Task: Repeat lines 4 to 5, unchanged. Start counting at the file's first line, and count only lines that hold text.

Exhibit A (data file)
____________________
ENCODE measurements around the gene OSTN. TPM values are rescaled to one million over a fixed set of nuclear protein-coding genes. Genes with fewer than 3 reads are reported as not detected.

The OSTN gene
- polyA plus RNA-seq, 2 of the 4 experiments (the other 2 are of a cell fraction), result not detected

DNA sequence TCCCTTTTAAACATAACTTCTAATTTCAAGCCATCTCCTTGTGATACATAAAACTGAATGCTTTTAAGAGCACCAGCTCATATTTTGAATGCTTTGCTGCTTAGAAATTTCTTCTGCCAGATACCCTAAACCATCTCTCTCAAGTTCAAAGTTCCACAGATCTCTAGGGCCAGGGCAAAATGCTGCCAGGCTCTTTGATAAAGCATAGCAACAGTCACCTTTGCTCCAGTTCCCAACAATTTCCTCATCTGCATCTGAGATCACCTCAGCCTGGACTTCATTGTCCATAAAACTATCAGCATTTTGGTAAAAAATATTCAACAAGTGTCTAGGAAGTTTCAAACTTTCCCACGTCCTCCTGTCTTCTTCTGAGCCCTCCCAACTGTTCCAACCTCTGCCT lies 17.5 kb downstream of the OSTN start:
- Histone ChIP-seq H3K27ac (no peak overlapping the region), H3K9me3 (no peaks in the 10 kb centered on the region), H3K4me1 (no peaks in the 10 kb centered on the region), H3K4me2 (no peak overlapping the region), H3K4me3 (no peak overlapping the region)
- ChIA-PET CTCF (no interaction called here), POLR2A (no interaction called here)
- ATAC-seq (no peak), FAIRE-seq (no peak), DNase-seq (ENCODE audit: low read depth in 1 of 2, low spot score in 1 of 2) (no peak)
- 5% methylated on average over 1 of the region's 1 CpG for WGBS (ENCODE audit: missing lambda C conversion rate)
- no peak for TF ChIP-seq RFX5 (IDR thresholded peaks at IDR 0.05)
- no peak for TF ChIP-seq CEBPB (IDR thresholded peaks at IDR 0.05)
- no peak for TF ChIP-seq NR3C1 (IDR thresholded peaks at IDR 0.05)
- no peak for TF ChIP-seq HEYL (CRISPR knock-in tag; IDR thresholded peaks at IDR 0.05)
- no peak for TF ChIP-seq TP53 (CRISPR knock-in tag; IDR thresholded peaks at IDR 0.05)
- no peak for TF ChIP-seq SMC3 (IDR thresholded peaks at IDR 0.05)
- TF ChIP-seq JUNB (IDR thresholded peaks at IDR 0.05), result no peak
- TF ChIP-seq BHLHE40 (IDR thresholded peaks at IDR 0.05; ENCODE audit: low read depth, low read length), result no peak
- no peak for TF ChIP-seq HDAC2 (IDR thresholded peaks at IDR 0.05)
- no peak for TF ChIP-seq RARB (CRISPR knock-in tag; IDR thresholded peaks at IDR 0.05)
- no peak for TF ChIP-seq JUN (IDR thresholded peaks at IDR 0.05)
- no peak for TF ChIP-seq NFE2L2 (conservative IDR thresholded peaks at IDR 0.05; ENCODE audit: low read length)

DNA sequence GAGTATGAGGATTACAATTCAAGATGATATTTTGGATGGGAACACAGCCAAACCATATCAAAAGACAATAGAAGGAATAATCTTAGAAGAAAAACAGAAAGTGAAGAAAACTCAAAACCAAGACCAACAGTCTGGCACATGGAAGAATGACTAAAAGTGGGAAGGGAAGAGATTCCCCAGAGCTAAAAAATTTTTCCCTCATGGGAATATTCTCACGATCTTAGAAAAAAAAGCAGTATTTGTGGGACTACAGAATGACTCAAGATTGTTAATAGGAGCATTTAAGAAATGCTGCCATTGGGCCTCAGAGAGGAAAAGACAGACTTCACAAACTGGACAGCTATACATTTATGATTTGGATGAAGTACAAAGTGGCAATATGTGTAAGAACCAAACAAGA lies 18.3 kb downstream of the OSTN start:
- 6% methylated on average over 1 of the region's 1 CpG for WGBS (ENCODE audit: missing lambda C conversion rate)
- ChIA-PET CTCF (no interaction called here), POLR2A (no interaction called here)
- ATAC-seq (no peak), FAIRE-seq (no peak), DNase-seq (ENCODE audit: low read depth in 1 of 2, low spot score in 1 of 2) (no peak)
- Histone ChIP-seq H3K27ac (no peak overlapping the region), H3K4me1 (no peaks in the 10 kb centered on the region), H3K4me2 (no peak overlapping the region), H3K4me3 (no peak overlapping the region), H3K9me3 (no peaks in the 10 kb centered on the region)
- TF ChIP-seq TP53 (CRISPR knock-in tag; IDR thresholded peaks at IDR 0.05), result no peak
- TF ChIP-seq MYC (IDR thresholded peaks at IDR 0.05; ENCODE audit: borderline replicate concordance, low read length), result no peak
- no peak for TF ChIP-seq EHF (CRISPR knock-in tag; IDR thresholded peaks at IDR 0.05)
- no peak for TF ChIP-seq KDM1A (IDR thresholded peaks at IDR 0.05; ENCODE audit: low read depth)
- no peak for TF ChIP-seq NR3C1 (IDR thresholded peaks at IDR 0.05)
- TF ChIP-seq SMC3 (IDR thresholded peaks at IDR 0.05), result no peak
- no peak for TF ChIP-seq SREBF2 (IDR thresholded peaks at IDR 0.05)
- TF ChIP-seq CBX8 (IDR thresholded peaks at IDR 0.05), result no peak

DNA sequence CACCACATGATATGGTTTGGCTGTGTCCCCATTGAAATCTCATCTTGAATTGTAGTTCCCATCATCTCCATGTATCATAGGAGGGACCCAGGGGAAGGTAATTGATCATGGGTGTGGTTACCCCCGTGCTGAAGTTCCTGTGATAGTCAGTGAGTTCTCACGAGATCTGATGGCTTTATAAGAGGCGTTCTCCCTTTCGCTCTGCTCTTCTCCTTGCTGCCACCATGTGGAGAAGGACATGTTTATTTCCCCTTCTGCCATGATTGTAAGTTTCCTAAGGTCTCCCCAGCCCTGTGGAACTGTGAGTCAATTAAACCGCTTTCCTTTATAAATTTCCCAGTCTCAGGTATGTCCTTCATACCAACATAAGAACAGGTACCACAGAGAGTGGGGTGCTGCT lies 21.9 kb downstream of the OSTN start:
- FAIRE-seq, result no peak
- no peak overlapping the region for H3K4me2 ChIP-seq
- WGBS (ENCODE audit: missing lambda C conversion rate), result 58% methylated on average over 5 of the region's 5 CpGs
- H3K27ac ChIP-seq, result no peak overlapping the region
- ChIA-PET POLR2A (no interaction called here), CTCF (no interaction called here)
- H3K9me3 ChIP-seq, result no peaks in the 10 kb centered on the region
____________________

DNA sequence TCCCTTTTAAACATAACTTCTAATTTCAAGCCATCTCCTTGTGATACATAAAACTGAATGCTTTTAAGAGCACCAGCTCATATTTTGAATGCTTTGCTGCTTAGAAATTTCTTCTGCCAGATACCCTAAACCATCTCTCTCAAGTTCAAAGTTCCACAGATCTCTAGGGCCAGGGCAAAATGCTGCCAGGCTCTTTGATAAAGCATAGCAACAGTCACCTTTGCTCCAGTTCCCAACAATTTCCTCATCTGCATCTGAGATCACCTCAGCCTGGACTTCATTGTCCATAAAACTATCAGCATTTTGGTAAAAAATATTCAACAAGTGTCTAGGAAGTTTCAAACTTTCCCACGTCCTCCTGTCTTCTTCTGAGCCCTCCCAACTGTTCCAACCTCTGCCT lies 17.5 kb downstream of the OSTN start:
- Histone ChIP-seq H3K27ac (no peak overlapping the region), H3K9me3 (no peaks in the 10 kb centered on the region), H3K4me1 (no peaks in the 10 kb centered on the region), H3K4me2 (no peak overlapping the region), H3K4me3 (no peak overlapping the region)